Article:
Waterways of the Humber
Thursday, 28 June 2012
Rotherham's Bridge Chapel
What are the oldest buildings on our inland waterways? Bridge chapels have a good claim. Only four remain on their bridges, and the only one entire and unaltered is at Rotherham - over the River Don, a few yards downstream of where it’s joined by the Rother.
Such chapels were once a common sight for travellers, thankful for a substantial bridge, rather than the ferries from which many lives were lost, or the fords that were impassable when river levels were high.
But a stone bridge was expensive to create and maintain. Medieval non-military construction engineering was almost solely in the hands of the church. The men who built the great cathedrals were probably responsible, chapel-bridges usually having spans the same shape as arching and vaults in religious buildings.
It was chantry-chapels that were built on the bridges, specially designated as sites where priests were paid to chant masses for local people. The funds received were used to maintain the bridge, a system that survived until 1547 when masses, and chantry-chapels, were abolished in the religious traumas of that century.
That was when most of the bridge chapels were lost - Rotherham’s survived, but lost its fittings and windows. After that it had centuries of various uses, an almshouse, a jail with a cell in the crypt, a house, then a tobacconist’s shop in the 1880s.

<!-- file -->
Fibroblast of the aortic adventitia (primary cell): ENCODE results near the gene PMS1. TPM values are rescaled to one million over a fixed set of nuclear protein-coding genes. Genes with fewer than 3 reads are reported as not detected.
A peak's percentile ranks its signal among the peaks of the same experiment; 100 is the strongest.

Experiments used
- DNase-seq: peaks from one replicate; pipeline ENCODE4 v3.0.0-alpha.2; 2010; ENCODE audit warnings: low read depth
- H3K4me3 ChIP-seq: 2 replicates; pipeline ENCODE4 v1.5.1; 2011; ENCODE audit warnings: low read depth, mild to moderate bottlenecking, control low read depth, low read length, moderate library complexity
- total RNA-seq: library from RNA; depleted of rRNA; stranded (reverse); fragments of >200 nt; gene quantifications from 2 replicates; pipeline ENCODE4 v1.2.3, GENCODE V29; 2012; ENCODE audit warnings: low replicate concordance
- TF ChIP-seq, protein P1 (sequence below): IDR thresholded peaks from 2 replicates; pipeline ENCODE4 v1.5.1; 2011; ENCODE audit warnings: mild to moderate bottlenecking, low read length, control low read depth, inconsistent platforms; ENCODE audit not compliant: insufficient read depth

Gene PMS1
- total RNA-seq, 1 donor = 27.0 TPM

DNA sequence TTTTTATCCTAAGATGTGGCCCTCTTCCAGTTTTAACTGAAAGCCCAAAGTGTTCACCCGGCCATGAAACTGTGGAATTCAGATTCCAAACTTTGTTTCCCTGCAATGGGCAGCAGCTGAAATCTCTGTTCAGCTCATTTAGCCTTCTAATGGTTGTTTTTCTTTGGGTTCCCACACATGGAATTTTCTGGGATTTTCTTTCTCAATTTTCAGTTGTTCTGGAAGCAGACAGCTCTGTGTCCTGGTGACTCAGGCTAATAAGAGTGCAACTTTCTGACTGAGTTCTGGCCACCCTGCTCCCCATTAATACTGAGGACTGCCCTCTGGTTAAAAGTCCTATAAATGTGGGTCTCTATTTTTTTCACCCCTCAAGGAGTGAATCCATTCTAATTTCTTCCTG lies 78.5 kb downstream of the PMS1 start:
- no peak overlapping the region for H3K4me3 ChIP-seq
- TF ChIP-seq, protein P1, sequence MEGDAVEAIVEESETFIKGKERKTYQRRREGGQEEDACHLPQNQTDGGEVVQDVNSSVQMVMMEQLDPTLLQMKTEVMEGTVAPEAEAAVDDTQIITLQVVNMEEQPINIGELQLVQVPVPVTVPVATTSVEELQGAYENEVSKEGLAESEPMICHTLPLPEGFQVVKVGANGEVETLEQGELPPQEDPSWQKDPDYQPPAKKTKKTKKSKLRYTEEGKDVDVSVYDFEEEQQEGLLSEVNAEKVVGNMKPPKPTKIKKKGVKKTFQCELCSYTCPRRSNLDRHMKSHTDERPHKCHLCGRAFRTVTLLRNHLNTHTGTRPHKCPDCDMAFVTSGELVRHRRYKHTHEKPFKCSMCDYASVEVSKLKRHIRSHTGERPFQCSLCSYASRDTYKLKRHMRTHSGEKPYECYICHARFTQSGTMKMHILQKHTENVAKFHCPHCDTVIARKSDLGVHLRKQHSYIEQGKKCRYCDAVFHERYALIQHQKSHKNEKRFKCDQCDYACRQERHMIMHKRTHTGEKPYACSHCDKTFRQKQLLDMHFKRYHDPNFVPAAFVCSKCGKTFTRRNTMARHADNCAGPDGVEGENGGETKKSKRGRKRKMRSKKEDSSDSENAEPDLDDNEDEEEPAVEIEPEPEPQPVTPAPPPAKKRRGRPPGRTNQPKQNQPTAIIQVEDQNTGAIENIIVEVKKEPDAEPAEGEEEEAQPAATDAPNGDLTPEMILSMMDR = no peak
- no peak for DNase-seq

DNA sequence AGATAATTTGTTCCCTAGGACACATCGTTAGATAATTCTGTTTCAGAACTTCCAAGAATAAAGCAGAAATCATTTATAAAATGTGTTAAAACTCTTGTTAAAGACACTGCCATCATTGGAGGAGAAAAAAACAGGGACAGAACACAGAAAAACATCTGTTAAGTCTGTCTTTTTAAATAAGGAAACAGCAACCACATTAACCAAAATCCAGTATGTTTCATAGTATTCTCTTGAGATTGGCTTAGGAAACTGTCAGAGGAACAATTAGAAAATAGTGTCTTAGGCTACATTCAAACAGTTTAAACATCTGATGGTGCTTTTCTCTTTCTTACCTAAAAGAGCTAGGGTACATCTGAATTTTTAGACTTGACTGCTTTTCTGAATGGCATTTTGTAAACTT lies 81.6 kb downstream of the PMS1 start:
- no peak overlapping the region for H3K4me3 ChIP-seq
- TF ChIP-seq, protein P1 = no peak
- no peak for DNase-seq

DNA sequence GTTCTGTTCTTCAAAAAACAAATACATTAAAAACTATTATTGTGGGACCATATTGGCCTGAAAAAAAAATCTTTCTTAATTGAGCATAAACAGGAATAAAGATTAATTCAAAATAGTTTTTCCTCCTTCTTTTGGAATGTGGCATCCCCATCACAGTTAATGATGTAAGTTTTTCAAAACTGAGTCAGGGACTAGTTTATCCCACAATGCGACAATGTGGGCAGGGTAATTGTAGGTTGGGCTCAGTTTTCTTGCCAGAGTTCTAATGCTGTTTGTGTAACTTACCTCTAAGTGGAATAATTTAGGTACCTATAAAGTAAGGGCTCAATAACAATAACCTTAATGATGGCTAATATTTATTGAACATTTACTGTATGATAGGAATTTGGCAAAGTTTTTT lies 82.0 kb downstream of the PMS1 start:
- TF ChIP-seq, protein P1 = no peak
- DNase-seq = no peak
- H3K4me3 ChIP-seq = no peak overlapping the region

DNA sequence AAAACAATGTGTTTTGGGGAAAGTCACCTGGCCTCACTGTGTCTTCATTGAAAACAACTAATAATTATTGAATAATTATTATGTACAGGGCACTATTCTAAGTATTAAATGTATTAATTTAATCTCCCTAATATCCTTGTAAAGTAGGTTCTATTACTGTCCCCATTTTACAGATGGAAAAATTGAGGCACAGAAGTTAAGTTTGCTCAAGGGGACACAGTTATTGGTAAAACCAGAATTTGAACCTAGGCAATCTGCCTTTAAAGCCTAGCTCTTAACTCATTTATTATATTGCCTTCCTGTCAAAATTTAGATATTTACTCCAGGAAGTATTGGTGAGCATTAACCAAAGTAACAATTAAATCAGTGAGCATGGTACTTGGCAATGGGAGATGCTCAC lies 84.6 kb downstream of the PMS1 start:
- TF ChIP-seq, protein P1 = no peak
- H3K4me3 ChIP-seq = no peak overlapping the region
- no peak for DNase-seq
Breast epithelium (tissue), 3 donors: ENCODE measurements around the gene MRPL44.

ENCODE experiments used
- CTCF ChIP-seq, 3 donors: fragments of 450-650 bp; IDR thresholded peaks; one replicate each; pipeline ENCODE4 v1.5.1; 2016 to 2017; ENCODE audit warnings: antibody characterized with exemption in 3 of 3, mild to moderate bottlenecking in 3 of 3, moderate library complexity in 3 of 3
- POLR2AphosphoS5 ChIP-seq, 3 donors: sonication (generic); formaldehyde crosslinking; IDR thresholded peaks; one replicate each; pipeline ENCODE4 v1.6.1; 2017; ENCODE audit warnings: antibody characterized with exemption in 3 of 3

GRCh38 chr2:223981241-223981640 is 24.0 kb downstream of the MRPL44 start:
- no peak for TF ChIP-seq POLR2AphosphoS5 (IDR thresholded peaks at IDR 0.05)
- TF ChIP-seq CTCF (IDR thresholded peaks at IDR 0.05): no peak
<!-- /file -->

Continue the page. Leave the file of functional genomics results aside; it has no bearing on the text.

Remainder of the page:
The town’s inhabitants signed a petition for the restoration of the chapel and in 1924 it was re-consecrated by the Bishop of Sheffield.
Now attention switched to the bridge. The challenge was to create a bridge for motorised traffic without harming the chapel or the medieval arches on which it stood - built in c1483 its roadway was only 15 feet wide, increased to 24ft 6ins in 1769.
The answer was the present Chantry Bridge opened in 1930, about 20ft upstream. The old bridge was incorporated into it as a footway only, reduced to its four arches and original width.
And the River Don? It’s no longer the navigable route, having been bypassed by a lock-cut, and the growth of the town meant its channel was progressively edged westwards.
As a result the chapel’s bridge-arches are now usually on dry land - but not always.
When water levels are very high the Don still flows under the bridge of the Chapel of Our Lady.
The four arches of the original bridge are shown here, with the current road bridge extending from it over the Don's main channel.
Services in the Chapel of Our Lady - Holy Communion, 11.00, Tuesdays.
The other three chapels still on their bridges are at -
St.Ives, Cambridgeshire - over the Great Ouse.
Wakefield - over the River Calder
Bradford-on-Avon, Wiltshire - near Bradford Lock on the Kennet & Avon Canal